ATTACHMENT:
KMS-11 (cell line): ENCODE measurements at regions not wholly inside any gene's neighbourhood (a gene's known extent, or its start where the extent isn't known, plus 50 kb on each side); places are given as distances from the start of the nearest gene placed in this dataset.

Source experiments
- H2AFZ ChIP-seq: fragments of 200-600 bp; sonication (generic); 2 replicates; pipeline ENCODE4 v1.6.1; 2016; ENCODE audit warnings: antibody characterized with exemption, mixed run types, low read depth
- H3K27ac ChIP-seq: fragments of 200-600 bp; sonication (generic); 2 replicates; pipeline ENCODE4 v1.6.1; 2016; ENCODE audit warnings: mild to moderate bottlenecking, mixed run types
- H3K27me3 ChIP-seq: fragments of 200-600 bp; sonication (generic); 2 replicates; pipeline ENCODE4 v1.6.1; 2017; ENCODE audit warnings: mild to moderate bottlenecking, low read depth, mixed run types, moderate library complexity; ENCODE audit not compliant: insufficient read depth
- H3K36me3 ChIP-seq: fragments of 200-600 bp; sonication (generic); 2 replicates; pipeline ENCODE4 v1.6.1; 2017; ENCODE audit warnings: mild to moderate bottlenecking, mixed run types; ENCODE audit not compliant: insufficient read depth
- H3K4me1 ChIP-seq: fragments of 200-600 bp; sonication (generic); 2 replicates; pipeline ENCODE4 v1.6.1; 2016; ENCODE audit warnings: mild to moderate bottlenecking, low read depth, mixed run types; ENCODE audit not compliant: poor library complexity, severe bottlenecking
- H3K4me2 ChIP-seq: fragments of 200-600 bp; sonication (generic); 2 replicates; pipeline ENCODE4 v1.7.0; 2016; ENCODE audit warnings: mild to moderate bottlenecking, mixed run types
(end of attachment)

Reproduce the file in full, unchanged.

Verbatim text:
KMS-11 (cell line): ENCODE measurements at regions not wholly inside any gene's neighbourhood (a gene's known extent, or its start where the extent isn't known, plus 50 kb on each side); places are given as distances from the start of the nearest gene placed in this dataset.

Source experiments
- H2AFZ ChIP-seq: fragments of 200-600 bp; sonication (generic); 2 replicates; pipeline ENCODE4 v1.6.1; 2016; ENCODE audit warnings: antibody characterized with exemption, mixed run types, low read depth
- H3K27ac ChIP-seq: fragments of 200-600 bp; sonication (generic); 2 replicates; pipeline ENCODE4 v1.6.1; 2016; ENCODE audit warnings: mild to moderate bottlenecking, mixed run types
- H3K27me3 ChIP-seq: fragments of 200-600 bp; sonication (generic); 2 replicates; pipeline ENCODE4 v1.6.1; 2017; ENCODE audit warnings: mild to moderate bottlenecking, low read depth, mixed run types, moderate library complexity; ENCODE audit not compliant: insufficient read depth
- H3K36me3 ChIP-seq: fragments of 200-600 bp; sonication (generic); 2 replicates; pipeline ENCODE4 v1.6.1; 2017; ENCODE audit warnings: mild to moderate bottlenecking, mixed run types; ENCODE audit not compliant: insufficient read depth
- H3K4me1 ChIP-seq: fragments of 200-600 bp; sonication (generic); 2 replicates; pipeline ENCODE4 v1.6.1; 2016; ENCODE audit warnings: mild to moderate bottlenecking, low read depth, mixed run types; ENCODE audit not compliant: poor library complexity, severe bottlenecking
- H3K4me2 ChIP-seq: fragments of 200-600 bp; sonication (generic); 2 replicates; pipeline ENCODE4 v1.7.0; 2016; ENCODE audit warnings: mild to moderate bottlenecking, mixed run types